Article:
Wednesday, February 18, 2015


18 February 2015

Yesterday was a snotty day at sea. Winds were blasting out of the south-southwest, right on our stern. The official description of the seas, Beaufort Scale 8 is “moderately high waves of greater length; edges of crests begin to break into spindrift. The foam is blown in well-marked streaks along the direction of the wind.” This put the ship into a weird motion, rolling easy, then a snappy one, making for an uncomfortable day. We speeded up, something we do not need for our arrival home (however parents and friends feel?), but it helped to keep the ship somewhat in step with the swells. But the wind veered around to northwest late in the day, bringing in cooler temperatures. By 0200 the wind was blowing 48 degree air over 75 degree water, causing an advection fog, or sea smoke. It was quite thick most of the time, with occasional breaks, but still enough to keep me occupied on the bridge. This condition cleared at 0500 and left us with an overcast dreary morning.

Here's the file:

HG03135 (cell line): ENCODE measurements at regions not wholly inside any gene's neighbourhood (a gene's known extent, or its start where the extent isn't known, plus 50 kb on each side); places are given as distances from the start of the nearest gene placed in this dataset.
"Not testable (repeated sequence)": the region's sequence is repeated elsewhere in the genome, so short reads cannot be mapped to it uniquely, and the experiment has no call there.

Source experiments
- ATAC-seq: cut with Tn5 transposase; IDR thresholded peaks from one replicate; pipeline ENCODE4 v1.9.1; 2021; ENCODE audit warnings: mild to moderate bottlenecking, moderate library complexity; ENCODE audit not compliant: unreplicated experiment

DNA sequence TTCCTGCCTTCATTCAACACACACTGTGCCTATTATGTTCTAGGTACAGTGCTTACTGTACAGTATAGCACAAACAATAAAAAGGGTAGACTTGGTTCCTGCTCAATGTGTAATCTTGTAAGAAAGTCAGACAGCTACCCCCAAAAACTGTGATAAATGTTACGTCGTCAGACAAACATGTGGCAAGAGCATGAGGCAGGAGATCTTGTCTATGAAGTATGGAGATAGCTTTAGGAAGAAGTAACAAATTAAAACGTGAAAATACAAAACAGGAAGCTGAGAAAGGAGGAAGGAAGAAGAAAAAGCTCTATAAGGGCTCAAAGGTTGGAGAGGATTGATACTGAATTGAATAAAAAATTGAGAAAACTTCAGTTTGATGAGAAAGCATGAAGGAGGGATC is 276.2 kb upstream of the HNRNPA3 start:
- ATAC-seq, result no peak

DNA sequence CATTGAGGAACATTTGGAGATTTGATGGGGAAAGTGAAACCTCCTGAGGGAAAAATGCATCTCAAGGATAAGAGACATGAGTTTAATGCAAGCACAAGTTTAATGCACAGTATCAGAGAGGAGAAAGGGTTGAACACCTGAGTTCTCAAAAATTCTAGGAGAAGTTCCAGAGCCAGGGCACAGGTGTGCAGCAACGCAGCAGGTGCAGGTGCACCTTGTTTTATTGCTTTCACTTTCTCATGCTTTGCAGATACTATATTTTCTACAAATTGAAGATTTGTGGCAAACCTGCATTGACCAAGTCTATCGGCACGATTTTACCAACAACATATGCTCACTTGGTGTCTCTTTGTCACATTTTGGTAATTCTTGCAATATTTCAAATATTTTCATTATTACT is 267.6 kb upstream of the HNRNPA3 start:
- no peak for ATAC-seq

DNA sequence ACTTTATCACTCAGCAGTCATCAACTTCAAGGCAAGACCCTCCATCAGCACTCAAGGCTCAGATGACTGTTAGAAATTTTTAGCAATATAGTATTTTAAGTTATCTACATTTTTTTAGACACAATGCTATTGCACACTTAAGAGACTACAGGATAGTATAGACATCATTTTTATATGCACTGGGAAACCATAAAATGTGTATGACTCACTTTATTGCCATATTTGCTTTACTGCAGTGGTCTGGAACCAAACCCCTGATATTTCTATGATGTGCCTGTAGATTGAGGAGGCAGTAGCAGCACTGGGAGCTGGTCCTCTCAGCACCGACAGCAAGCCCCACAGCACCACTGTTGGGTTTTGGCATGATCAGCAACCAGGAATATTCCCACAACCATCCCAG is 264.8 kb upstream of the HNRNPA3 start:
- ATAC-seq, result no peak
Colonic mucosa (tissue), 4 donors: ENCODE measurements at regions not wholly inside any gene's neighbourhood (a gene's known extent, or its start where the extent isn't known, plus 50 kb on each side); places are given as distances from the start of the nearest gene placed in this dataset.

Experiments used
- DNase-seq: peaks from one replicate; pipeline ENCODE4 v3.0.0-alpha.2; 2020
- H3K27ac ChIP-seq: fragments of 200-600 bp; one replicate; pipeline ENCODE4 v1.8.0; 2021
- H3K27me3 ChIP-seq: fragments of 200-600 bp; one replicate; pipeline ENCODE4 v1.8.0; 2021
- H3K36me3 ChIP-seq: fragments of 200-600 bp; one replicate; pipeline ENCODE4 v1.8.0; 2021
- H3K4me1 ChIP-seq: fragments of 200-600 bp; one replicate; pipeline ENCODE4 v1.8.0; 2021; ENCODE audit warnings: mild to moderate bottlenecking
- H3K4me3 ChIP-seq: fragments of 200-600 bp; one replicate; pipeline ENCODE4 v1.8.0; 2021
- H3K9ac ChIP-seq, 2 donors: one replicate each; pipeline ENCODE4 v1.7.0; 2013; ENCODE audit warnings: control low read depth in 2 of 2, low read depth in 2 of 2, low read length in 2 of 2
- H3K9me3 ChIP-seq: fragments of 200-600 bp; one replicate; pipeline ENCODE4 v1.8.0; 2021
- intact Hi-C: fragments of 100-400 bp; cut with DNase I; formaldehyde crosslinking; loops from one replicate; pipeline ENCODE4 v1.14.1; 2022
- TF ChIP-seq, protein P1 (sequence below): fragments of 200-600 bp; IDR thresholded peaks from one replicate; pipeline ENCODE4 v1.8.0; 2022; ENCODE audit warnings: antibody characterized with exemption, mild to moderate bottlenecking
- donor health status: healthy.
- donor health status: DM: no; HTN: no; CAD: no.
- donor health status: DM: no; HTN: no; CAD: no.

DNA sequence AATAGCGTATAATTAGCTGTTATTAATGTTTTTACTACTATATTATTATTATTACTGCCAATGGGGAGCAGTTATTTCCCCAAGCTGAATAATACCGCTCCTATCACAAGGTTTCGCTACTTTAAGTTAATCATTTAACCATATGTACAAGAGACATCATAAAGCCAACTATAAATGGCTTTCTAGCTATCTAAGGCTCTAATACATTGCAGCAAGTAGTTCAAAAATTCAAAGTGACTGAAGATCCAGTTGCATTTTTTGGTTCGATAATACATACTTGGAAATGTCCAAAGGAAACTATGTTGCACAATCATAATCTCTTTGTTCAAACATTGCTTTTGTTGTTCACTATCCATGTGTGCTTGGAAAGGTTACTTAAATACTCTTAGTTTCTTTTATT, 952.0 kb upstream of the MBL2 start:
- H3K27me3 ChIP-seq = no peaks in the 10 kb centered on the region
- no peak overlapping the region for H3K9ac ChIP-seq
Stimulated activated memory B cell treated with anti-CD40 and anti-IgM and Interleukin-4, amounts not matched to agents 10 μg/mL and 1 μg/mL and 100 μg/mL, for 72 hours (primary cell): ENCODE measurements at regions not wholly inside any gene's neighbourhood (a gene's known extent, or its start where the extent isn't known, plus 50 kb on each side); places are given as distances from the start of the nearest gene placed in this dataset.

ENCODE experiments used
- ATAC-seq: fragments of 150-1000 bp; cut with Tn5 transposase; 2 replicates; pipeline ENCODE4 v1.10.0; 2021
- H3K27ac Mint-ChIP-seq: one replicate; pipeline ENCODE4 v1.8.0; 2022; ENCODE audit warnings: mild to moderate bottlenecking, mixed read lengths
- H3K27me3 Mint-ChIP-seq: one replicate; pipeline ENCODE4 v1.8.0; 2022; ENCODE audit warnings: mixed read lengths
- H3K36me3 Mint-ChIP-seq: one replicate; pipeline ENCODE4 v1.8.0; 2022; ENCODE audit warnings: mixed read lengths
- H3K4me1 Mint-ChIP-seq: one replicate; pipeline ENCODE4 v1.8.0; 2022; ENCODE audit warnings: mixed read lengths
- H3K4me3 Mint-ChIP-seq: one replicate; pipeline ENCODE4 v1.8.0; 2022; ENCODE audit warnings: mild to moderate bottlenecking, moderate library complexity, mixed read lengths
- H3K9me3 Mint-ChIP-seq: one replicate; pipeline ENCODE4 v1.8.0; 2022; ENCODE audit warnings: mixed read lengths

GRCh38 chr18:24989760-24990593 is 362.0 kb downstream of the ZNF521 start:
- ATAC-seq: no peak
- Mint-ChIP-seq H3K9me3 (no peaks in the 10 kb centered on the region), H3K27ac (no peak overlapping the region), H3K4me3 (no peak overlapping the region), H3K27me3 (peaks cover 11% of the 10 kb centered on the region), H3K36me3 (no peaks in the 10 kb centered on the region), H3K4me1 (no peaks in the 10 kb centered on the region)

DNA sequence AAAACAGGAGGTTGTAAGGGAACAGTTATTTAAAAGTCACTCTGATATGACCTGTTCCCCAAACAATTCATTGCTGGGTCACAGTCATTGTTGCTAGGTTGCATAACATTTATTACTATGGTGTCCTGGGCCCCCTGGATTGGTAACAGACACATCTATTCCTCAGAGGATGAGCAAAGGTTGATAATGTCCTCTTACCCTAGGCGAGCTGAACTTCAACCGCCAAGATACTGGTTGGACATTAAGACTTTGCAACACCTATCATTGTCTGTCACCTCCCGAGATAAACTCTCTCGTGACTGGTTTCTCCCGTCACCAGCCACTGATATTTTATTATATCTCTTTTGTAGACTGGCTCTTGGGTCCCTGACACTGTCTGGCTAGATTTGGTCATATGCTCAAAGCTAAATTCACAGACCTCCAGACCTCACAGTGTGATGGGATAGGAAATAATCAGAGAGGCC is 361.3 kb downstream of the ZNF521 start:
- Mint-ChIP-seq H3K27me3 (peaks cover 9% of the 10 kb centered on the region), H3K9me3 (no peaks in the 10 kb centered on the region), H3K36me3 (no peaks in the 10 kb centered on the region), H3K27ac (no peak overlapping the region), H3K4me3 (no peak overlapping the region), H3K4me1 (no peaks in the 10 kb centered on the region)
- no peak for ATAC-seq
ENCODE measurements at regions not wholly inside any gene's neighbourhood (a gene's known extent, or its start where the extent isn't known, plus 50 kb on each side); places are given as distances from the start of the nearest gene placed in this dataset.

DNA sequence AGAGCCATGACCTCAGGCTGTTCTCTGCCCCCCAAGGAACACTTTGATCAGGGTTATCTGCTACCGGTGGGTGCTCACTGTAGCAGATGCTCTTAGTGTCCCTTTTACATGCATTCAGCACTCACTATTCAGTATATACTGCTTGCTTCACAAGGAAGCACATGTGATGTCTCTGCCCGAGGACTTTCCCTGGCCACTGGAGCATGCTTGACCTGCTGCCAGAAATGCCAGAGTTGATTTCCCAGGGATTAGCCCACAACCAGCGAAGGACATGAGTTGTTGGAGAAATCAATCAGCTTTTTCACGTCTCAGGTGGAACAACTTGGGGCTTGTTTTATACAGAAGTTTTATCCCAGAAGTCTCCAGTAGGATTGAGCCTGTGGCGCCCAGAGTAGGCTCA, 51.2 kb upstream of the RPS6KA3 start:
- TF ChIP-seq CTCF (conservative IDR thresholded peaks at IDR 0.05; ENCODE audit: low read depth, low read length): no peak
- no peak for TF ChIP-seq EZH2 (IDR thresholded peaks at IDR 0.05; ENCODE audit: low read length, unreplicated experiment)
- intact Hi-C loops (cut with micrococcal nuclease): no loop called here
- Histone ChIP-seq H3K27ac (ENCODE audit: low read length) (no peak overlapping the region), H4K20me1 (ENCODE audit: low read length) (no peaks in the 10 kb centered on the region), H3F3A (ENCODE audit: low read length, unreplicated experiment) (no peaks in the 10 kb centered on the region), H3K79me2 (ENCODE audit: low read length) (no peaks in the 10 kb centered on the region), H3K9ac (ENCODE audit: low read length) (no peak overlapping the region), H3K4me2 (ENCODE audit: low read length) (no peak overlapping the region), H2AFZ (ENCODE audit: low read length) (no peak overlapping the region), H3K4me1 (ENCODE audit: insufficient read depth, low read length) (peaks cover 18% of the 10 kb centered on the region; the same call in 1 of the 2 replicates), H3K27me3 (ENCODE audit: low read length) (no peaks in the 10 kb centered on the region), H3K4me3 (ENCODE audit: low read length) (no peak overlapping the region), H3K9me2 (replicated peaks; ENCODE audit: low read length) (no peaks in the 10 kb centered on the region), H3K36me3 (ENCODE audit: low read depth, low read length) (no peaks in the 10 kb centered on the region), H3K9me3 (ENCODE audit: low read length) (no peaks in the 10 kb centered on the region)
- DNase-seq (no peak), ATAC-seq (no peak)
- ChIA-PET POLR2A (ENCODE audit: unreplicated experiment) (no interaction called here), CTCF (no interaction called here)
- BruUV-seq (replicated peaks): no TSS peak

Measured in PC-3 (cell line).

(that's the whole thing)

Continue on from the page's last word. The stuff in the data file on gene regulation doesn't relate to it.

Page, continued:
The weather outlook for the next three days offshore is for increasing westerly wind that will back to northwest south of New England, but will be pretty free of precipitation. The Sunday arrival calls for 10-15 knots, gusts to 20 knots with likely rain or snow, visibility one to three miles. Not too bad actually, but worth keeping an eye on.

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